Thomas J. Mooney

Mooney, Thomas J., 1883–1942, American labor agitator, b. Chicago. He was an active leader in several violent labor struggles in California before 1916 and was convicted as a participant in the bomb killings at the San Francisco Preparedness Day parade in 1916 and sentenced to death. His case aroused international interest because of the widely held belief in his innocence and the confessions of perjured testimony at his trial. In 1918 his sentence was commuted to life imprisonment. Many organizations and individuals sought unsuccessfully to obtain a new trial until Jan., 1939, when Gov. Culbert L. Olson of California pardoned him unconditionally.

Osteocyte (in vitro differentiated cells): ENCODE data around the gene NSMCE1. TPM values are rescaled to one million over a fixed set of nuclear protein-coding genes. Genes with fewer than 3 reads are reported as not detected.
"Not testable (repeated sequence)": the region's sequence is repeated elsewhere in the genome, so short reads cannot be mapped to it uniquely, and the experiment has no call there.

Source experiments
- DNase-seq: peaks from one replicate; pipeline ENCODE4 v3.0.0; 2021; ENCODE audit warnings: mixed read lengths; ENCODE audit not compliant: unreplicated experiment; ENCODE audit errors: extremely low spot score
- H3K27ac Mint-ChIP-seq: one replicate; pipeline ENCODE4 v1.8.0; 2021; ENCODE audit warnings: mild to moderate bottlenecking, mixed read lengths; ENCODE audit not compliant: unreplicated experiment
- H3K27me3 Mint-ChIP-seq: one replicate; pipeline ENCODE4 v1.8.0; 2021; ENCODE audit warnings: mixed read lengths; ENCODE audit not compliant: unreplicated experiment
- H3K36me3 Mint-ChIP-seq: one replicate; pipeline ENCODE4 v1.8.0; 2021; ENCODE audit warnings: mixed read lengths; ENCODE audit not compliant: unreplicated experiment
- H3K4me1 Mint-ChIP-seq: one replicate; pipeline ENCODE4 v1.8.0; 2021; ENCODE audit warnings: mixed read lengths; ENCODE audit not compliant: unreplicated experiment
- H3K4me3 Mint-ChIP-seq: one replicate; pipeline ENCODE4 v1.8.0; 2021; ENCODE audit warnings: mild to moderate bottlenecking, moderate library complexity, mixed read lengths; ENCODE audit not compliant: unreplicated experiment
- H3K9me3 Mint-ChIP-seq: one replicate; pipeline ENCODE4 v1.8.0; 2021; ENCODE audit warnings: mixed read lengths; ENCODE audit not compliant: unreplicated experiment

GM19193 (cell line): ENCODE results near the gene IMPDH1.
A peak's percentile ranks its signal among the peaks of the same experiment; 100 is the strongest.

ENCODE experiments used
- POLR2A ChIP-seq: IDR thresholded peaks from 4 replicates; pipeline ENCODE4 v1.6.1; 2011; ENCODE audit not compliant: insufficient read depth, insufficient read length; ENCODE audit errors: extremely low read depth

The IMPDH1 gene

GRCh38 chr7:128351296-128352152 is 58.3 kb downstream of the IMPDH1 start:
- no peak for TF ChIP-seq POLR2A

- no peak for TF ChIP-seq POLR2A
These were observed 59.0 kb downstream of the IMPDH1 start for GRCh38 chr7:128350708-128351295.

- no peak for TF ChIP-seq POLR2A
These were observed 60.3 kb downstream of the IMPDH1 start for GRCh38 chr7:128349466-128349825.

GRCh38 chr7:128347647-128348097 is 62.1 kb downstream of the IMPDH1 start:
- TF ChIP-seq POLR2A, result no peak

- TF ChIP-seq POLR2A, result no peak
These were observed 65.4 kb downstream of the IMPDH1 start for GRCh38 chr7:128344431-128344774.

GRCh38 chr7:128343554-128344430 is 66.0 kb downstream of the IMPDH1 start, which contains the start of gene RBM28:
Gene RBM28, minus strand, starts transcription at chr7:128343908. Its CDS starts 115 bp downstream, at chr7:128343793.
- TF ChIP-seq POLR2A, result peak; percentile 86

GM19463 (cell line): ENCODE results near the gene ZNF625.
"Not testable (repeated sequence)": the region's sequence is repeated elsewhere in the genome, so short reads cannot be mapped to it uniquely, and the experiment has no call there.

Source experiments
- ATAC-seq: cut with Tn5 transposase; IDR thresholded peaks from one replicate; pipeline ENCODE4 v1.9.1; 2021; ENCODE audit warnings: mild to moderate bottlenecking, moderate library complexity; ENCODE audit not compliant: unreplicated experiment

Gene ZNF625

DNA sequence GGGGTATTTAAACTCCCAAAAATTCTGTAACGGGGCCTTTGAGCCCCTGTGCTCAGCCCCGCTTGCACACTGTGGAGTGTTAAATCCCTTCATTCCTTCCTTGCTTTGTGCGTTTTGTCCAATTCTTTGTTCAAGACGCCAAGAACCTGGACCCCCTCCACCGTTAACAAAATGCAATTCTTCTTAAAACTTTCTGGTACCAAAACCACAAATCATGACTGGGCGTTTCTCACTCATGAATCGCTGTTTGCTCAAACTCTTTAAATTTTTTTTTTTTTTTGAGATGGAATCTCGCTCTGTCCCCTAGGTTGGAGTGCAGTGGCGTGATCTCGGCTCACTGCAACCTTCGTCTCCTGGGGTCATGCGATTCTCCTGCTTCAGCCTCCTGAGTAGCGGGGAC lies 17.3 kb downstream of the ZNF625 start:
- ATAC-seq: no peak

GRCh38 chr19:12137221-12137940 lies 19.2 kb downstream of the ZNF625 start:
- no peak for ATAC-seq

See the Mooney-Billings Report (1932, repr. 1968); E. J. Hopkins, What Happened in the Mooney Case (1932, repr. 1970); R. H. Frost, The Mooney Case (1968); E. E. Ward, The Gentle Dynamiter (1983).

The Columbia Electronic Encyclopedia, 6th ed. Copyright © 2012, Columbia University Press. All rights reserved.

See more Encyclopedia articles on: Labor: Biographies